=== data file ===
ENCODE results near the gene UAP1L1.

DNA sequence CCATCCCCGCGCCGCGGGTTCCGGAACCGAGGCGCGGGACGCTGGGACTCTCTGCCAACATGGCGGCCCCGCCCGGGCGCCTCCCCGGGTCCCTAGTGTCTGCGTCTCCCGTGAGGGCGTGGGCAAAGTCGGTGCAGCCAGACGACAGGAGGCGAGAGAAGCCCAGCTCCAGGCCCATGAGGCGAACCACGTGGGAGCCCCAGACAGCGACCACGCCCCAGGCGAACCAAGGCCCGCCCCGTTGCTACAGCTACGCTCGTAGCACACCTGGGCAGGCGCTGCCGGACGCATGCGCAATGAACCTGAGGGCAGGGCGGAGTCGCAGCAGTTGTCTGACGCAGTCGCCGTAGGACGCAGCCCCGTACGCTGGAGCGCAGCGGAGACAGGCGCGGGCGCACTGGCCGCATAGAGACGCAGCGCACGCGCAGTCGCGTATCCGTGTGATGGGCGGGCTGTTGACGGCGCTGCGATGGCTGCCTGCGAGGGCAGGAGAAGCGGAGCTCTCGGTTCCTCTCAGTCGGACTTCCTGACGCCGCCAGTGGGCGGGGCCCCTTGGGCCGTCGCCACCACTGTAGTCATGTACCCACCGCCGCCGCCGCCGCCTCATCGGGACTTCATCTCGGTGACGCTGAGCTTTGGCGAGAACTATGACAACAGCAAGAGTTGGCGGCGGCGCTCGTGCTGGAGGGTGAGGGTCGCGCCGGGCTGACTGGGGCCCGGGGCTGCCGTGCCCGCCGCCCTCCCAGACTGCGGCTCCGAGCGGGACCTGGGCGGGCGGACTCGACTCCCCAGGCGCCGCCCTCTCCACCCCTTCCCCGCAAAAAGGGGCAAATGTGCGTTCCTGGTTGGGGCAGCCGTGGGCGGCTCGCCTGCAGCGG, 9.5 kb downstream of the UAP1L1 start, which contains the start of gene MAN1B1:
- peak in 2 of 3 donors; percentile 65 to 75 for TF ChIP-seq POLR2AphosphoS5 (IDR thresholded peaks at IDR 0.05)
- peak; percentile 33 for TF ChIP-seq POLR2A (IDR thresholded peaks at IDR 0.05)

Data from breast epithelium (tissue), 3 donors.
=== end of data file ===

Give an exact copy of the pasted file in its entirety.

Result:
ENCODE results near the gene UAP1L1.

DNA sequence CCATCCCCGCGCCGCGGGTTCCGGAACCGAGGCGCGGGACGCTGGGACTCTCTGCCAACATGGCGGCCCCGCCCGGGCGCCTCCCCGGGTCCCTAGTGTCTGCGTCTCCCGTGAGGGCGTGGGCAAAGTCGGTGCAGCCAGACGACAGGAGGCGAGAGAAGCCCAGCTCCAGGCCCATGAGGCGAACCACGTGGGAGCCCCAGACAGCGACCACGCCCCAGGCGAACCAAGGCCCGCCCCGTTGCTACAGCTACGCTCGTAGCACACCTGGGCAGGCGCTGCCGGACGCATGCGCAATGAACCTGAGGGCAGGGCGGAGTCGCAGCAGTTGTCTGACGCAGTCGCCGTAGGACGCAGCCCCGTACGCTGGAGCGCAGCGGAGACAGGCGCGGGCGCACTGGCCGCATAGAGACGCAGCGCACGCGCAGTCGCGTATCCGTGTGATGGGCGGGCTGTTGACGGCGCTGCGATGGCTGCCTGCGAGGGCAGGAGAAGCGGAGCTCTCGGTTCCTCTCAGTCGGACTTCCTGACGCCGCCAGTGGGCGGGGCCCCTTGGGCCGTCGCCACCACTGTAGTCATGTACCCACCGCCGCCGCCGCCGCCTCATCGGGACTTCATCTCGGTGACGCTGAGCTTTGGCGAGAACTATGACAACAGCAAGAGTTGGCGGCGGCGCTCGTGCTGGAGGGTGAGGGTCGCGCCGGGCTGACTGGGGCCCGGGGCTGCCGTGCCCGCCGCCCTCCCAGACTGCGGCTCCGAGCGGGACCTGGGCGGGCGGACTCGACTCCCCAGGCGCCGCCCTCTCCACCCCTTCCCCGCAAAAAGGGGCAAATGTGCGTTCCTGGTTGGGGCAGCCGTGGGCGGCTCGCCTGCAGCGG, 9.5 kb downstream of the UAP1L1 start, which contains the start of gene MAN1B1:
- peak in 2 of 3 donors; percentile 65 to 75 for TF ChIP-seq POLR2AphosphoS5 (IDR thresholded peaks at IDR 0.05)
- peak; percentile 33 for TF ChIP-seq POLR2A (IDR thresholded peaks at IDR 0.05)

Data from breast epithelium (tissue), 3 donors.